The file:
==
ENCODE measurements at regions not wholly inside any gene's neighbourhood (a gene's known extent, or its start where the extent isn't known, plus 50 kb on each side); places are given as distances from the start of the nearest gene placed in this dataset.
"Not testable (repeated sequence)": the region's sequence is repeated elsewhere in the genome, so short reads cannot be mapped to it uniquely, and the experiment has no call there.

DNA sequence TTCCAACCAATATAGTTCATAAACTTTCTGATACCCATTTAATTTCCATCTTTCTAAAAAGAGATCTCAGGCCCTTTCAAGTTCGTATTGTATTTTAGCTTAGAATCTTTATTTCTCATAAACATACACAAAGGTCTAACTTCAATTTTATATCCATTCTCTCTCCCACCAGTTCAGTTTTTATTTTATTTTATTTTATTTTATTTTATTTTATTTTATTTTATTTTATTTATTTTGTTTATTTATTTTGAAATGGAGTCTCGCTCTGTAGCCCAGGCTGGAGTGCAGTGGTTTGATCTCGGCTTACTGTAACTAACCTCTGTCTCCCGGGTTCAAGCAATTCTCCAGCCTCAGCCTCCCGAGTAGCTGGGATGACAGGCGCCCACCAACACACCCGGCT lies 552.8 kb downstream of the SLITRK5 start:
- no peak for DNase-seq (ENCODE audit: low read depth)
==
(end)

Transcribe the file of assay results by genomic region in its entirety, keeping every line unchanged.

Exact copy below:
ENCODE measurements at regions not wholly inside any gene's neighbourhood (a gene's known extent, or its start where the extent isn't known, plus 50 kb on each side); places are given as distances from the start of the nearest gene placed in this dataset.
"Not testable (repeated sequence)": the region's sequence is repeated elsewhere in the genome, so short reads cannot be mapped to it uniquely, and the experiment has no call there.

DNA sequence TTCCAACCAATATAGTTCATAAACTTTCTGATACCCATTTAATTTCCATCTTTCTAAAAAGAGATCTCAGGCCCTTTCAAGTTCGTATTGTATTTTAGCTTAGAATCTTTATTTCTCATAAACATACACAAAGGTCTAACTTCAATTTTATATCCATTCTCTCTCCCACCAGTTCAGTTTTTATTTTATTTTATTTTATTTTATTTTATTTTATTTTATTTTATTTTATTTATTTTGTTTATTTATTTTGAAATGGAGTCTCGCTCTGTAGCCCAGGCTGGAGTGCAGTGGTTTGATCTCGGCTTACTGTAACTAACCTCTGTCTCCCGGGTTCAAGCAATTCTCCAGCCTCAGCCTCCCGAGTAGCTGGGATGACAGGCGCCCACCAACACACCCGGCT lies 552.8 kb downstream of the SLITRK5 start:
- no peak for DNase-seq (ENCODE audit: low read depth)